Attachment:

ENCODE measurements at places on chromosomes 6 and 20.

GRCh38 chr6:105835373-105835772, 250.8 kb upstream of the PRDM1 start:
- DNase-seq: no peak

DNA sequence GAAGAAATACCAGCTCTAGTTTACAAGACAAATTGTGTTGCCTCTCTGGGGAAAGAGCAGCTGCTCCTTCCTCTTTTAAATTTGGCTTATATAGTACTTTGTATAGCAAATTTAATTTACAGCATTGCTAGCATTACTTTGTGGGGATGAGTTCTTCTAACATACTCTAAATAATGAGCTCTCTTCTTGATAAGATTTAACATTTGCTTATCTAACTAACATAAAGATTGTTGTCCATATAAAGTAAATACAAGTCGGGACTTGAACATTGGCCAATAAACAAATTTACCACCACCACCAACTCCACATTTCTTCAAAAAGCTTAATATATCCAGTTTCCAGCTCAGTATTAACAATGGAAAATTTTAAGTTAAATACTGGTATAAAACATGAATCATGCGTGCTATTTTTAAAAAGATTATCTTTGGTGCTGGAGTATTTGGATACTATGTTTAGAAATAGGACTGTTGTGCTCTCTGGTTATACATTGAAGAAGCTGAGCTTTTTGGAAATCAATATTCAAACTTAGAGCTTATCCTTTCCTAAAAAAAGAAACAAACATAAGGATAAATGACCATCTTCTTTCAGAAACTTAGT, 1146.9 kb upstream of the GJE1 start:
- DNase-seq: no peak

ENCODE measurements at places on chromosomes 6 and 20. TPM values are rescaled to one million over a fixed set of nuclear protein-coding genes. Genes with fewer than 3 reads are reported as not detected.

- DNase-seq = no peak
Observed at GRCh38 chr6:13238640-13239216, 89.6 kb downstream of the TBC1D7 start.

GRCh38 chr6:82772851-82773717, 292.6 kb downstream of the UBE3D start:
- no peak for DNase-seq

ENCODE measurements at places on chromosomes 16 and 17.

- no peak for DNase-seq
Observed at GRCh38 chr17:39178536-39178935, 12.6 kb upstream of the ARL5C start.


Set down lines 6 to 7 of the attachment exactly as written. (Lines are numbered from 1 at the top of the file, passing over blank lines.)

ENCODE measurements at places on chromosomes 6 and 20. TPM values are rescaled to one million over a fixed set of nuclear protein-coding genes. Genes with fewer than 3 reads are reported as not detected.

- DNase-seq = no peak